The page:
How University Hospitals plays a role in the region’s economic development

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Tom Zenty, CEO, University Hospitals Health System
Tom Zenty, CEO, University Hospitals Health System

$1.2 billion.
That’s a big number by nearly any standard, and that’s roughly how much University Hospitals spent over a five-year span as it accomplished its Vision 2010 strategic plan.
At a recent Smart Business Power Players luncheon, UH CEO Tom Zenty spoke about this ambitious plan and how UH is playing a key role in the economic development of the region.
[Watch the playlist of videos from the event on YouTube]
“We thought it was critically important to focus on the communities we serve in a variety of ways,” he says.
The plan included construction of new medical office buildings, the Seidman Cancer Center, the Ahuja Medical Center and new ambulatory centers. In addition, the program renovated the neo-natal intensive care unit and invested in other programs and services. On top of all of that, about $140 million was spent on creating an integrated electronic health record system.
It’s a lot of development and a lot of money spent, but what’s interesting was the commitment UH made to helping the region throughout all of these initiatives. The plan called for 5 percent of the money spent to go toward women business enterprises, 15 percent toward minority companies and 80 percent would be spent with local firms.
“We live in not one of the most rapidly growing population regions or one of the most robust business communities in the United States,” Zenty says. “We wanted to make sure we were helping all those who would have an opportunity to work on a project who might otherwise not have the opportunity to do so.”
When all was said and done, 7.5 percent of expenditures had gone to female businesses, 22 percent to minority companies and a whopping 92 percent had been with local companies.
“We didn’t have to do this, but this was something that we committed to the mayor to do, but as well, we want to make sure we’re not only good business partners but good neighbors,” he says.
In addition to local and minority commitments, the Vision 2010 plan had other elements to drive development. One element was to create a project labor agreement that called for a no-strike clause so that even if national unions decided to strike, local work would continue. Another element was calling for participation from local vocational and technical schools to help students in programs like architecture, engineering and mechanics. The agreement created a volunteer program that all contractors participated in to allow students to work on the project from an educational perspective.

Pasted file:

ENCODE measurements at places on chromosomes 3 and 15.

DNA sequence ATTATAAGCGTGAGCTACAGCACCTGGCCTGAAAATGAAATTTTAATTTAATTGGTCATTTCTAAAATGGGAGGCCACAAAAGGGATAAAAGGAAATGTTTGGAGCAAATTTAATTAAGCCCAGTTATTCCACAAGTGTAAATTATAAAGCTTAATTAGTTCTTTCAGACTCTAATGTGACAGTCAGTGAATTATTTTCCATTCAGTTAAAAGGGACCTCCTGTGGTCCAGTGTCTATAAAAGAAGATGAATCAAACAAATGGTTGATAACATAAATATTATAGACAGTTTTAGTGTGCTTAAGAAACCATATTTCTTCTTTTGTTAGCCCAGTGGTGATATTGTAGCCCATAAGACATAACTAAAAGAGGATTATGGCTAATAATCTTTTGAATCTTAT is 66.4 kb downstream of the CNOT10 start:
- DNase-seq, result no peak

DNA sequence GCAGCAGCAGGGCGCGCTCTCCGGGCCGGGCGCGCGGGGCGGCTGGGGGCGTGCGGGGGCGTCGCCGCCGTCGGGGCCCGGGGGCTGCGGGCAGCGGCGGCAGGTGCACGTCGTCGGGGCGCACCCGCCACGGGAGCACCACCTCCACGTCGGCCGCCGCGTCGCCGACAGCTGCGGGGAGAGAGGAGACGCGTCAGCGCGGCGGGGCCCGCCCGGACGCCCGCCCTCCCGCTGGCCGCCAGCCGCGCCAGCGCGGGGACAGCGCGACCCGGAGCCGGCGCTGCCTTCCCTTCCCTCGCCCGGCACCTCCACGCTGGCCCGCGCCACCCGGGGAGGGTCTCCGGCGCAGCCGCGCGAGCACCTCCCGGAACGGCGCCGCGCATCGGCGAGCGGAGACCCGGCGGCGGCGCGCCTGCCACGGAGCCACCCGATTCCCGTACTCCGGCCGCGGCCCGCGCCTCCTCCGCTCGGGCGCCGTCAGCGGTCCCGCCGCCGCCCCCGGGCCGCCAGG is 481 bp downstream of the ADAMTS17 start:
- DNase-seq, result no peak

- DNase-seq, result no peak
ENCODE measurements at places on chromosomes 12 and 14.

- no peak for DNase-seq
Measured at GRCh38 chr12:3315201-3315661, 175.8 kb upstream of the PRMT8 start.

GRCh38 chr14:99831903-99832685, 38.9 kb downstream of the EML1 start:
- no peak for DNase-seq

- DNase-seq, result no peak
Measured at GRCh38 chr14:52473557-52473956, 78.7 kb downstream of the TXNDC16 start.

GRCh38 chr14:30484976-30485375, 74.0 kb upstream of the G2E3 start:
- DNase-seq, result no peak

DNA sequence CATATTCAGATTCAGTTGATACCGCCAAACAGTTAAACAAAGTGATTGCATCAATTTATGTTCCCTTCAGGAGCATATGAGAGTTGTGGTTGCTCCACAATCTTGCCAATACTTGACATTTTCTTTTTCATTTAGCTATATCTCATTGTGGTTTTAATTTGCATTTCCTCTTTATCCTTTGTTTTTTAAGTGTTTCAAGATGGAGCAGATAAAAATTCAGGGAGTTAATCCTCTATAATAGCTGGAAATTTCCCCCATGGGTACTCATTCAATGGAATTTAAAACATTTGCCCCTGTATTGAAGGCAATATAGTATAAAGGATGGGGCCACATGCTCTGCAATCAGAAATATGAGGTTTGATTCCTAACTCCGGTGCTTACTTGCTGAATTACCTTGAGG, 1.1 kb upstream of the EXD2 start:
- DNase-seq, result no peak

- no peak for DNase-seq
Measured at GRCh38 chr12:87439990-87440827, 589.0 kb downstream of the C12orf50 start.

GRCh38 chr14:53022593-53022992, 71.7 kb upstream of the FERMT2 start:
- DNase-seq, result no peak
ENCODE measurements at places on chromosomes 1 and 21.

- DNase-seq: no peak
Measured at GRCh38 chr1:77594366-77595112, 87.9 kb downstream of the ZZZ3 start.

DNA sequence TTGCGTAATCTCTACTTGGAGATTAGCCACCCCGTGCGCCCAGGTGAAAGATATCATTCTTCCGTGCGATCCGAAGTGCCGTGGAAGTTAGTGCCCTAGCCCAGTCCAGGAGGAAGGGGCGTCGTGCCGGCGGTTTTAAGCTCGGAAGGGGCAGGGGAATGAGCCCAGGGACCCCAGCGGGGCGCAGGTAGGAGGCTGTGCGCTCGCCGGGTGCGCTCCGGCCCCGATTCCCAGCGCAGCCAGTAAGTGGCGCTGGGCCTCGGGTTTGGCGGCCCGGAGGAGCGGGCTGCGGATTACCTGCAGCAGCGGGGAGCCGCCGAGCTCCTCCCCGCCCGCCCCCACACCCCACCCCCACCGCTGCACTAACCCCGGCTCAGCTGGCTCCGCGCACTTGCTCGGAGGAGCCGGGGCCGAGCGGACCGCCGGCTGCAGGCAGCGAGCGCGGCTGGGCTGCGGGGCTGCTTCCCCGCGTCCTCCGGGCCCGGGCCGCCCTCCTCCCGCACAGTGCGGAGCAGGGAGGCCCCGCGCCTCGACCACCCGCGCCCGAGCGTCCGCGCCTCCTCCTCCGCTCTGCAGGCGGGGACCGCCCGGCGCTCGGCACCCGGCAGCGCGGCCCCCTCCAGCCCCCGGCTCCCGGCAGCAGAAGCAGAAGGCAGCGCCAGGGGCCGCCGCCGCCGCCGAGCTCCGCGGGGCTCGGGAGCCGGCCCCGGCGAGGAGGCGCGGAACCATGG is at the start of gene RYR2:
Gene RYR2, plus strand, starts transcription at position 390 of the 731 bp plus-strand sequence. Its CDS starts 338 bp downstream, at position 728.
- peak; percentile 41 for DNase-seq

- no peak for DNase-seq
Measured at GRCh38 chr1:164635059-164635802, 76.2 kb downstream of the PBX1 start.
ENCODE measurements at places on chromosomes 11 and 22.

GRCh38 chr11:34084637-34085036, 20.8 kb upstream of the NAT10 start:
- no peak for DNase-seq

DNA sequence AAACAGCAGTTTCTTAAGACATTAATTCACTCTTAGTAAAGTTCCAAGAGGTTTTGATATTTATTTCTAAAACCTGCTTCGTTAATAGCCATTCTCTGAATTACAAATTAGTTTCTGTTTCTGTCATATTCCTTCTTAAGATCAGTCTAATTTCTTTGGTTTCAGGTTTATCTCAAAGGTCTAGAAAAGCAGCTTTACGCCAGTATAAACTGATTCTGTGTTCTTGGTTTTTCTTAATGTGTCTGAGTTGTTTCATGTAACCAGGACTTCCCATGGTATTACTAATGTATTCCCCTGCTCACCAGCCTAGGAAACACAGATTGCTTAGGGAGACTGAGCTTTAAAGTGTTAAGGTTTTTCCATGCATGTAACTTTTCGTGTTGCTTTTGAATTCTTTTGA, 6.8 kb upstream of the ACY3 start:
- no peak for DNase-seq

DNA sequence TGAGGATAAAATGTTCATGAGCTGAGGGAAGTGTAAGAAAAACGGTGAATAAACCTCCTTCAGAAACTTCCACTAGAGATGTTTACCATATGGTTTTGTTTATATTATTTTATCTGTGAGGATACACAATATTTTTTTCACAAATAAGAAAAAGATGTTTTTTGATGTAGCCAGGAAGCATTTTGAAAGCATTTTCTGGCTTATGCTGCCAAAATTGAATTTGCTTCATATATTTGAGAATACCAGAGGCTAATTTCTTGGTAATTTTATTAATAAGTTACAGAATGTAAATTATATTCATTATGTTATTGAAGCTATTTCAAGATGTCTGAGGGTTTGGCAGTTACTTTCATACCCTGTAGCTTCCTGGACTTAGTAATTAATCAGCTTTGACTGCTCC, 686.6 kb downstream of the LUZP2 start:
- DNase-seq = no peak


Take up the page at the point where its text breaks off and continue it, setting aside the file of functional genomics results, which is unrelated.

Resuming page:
“As a company that’s been around since 1866, we wanted to ensure that we would continue to grow and be a good neighbor to the business community,” Zenty says.
The Vision 2010 program also created about 5,200 jobs, of which about 1,250 will be permanent positions. And with 20,000 employees, UH is the fourth-largest private employer in the state. Zenty noted that additionally, the second-largest is a health care company in town as well, and between the two, it shows the prominent role that health care companies can have on a region.
“Hospitals are operational 24 hours a day. We have laundry services, environmental services, business services, pharmacists.”
With so many different people needed to ensure patients get the care they need, Zenty also stressed the importance of developing the next generation of workers. One way UH tackles this issue is by working with nursing programs at nine different schools to make sure there’s a steady supply of nurses entering the work force for them.
But he also pointed out this wasn’t just a key to UH’s long-term vitality but was important for the region as a whole. One of the big issues in the region is losing young people to other cities. He said that most of UH’s 8 percent turnover comes from people who have been there less than a year, and many of those are younger workers coming in out of school who leave for other opportunities.
“If our goal is to keep the youth in Ohio, we can do a much better job, quite frankly, focusing on what various industries’ needs are going to be both today and three, five, 10 and even 15 years from now,” Zenty says. “Let’s begin to true up the educational programs we offer at the community college level, the undergraduate level and the graduate level.”
For example, in health care alone, there are a tremendous amount of areas that he knows they’re going to have a need for while also recognizing there aren’t available resources today. The development and long-term success of our region depends on forecasting needs and making changes now to fill those future needs.
“We should be doing this in every industry here in Northeast Ohio — manufacturing, business, advertising, fill in the blank,” he says. “There are any number of people we know we’re going to be needing, and we can’t guarantee jobs but we can say with certainty these are the kinds of positions we’re going to be needing.”
How to reach: University Hospitals, (216) 844-8447 or